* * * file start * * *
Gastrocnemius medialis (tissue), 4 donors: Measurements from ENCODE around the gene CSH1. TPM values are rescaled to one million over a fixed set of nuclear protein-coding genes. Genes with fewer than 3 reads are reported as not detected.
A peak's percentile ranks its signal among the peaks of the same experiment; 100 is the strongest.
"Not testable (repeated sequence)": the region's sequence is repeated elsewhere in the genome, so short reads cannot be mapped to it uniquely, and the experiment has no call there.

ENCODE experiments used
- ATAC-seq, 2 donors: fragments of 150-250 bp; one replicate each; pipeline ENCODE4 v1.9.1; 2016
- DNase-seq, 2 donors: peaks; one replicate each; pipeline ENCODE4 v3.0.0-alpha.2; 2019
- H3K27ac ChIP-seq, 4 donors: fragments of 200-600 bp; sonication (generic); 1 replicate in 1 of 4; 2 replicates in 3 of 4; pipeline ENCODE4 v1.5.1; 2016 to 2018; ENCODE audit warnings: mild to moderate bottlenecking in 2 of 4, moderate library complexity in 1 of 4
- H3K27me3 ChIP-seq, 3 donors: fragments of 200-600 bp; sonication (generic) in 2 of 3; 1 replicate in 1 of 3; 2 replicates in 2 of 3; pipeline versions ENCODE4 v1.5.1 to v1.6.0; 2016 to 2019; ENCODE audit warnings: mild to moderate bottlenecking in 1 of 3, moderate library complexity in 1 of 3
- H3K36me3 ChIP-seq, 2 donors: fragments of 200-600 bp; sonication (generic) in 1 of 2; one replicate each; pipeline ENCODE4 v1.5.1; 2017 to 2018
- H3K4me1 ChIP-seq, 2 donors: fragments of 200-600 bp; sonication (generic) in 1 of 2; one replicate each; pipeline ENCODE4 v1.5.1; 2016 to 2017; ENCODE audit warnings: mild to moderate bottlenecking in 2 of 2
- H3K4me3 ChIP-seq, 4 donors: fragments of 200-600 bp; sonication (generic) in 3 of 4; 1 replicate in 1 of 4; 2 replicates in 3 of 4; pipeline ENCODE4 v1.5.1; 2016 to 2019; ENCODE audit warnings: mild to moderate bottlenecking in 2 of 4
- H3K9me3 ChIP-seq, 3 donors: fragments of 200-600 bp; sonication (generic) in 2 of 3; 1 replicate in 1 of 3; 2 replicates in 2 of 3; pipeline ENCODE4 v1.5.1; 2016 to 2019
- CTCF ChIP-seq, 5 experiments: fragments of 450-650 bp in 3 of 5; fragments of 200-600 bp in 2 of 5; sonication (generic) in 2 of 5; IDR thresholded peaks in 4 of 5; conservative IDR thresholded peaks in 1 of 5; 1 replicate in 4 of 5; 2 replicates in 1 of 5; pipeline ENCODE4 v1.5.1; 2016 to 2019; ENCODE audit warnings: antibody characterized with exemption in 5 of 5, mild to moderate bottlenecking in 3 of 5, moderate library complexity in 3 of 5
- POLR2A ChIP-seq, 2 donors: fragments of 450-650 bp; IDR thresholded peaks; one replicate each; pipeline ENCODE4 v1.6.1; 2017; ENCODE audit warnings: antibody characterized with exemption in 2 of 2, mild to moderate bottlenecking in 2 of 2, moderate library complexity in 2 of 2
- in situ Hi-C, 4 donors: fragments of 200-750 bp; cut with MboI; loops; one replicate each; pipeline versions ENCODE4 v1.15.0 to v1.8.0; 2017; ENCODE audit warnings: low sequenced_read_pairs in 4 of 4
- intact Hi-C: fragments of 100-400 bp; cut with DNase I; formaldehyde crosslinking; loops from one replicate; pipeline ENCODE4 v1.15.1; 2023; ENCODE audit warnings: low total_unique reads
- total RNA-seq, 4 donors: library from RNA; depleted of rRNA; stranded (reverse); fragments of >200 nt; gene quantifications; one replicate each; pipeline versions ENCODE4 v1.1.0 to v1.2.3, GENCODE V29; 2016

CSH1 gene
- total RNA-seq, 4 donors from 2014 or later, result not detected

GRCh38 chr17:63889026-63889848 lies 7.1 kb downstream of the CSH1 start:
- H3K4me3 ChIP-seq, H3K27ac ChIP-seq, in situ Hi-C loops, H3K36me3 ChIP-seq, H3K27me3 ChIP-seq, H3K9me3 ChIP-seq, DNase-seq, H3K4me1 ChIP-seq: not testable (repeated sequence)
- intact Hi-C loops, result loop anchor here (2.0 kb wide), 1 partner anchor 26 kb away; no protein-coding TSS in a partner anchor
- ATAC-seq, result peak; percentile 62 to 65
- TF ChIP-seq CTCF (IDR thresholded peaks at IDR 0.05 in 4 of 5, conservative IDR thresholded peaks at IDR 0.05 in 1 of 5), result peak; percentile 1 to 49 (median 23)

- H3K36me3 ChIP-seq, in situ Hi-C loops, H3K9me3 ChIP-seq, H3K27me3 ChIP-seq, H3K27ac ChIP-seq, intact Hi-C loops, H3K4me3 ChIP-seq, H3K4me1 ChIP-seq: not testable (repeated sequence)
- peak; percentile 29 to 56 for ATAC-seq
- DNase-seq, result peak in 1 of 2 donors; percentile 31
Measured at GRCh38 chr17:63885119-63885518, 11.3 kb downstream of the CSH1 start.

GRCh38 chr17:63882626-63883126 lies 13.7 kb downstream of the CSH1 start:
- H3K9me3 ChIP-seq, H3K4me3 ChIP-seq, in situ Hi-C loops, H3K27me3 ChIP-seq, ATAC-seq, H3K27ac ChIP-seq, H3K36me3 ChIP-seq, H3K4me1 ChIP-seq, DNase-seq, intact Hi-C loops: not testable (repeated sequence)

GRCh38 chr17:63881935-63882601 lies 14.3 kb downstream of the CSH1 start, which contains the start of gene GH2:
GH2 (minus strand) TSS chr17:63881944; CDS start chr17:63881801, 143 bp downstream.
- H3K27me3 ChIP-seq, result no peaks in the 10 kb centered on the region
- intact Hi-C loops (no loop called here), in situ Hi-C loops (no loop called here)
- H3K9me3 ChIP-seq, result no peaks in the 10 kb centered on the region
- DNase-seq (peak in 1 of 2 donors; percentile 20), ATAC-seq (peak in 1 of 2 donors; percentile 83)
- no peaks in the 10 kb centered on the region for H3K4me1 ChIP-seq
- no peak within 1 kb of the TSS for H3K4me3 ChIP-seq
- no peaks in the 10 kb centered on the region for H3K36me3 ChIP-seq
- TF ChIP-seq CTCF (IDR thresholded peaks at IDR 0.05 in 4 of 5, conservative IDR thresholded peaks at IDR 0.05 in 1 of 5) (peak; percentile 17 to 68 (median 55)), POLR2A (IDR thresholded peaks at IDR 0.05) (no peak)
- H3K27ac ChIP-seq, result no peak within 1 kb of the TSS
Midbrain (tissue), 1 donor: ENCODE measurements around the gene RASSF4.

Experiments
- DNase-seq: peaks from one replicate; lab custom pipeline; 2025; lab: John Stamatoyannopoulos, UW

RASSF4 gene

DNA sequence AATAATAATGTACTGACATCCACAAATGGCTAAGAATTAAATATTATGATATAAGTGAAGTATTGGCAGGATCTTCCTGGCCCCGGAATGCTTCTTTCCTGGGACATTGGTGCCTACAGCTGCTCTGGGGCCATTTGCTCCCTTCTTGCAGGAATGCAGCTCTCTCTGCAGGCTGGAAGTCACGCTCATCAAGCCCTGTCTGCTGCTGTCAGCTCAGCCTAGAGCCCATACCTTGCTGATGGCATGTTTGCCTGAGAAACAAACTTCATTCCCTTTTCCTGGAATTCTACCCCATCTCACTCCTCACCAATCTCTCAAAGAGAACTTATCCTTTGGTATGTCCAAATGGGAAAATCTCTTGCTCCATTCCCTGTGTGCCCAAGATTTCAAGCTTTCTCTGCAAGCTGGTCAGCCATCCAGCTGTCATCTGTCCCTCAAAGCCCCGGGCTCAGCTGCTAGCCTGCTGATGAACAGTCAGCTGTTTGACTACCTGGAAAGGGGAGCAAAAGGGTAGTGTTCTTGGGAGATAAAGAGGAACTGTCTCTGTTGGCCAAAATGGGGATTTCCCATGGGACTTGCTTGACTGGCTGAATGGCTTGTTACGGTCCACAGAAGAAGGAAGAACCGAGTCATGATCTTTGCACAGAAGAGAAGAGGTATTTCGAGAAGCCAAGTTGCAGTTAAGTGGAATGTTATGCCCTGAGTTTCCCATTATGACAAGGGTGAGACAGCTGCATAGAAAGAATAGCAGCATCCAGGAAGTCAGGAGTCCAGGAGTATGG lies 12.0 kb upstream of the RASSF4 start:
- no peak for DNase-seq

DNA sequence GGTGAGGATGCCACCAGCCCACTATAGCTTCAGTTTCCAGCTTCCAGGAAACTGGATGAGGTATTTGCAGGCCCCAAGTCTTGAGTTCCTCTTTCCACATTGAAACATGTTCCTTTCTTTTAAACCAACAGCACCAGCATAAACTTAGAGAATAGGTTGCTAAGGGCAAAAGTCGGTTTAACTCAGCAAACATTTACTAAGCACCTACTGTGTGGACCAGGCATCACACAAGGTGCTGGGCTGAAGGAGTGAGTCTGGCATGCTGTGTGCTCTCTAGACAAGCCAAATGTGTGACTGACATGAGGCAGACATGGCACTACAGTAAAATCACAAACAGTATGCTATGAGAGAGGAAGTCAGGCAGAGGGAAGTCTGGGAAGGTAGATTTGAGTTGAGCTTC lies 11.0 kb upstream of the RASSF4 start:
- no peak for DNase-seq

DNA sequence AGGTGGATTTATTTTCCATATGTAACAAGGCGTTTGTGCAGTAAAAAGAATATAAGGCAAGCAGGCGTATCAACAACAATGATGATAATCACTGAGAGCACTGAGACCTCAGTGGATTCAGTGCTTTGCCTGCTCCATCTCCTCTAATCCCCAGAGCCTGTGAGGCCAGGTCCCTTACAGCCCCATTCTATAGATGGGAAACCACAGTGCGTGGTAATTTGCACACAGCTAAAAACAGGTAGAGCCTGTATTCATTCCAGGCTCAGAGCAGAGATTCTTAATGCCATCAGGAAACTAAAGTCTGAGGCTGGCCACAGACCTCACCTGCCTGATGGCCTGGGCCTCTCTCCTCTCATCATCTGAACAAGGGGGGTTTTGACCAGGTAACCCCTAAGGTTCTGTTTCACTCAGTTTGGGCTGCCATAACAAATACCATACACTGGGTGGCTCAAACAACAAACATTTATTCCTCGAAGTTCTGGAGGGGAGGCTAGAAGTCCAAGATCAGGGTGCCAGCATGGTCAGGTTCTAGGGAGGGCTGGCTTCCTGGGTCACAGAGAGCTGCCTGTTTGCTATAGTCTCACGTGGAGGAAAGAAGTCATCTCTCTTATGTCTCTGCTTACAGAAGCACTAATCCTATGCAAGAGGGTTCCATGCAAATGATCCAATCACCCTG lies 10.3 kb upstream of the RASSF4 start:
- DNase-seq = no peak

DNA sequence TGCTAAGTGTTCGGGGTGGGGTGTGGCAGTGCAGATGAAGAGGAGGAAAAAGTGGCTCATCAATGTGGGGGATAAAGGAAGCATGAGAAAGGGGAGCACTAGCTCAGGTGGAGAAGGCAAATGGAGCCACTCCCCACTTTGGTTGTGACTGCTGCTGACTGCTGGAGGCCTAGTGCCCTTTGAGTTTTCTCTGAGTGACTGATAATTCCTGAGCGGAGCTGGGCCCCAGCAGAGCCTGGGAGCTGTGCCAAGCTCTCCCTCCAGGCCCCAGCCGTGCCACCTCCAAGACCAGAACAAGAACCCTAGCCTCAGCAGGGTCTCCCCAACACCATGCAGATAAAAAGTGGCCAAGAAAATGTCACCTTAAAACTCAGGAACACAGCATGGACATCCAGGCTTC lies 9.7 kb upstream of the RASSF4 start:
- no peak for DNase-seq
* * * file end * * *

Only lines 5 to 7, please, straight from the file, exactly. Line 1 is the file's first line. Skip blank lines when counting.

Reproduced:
- ATAC-seq, 2 donors: fragments of 150-250 bp; one replicate each; pipeline ENCODE4 v1.9.1; 2016
- DNase-seq, 2 donors: peaks; one replicate each; pipeline ENCODE4 v3.0.0-alpha.2; 2019
- H3K27ac ChIP-seq, 4 donors: fragments of 200-600 bp; sonication (generic); 1 replicate in 1 of 4; 2 replicates in 3 of 4; pipeline ENCODE4 v1.5.1; 2016 to 2018; ENCODE audit warnings: mild to moderate bottlenecking in 2 of 4, moderate library complexity in 1 of 4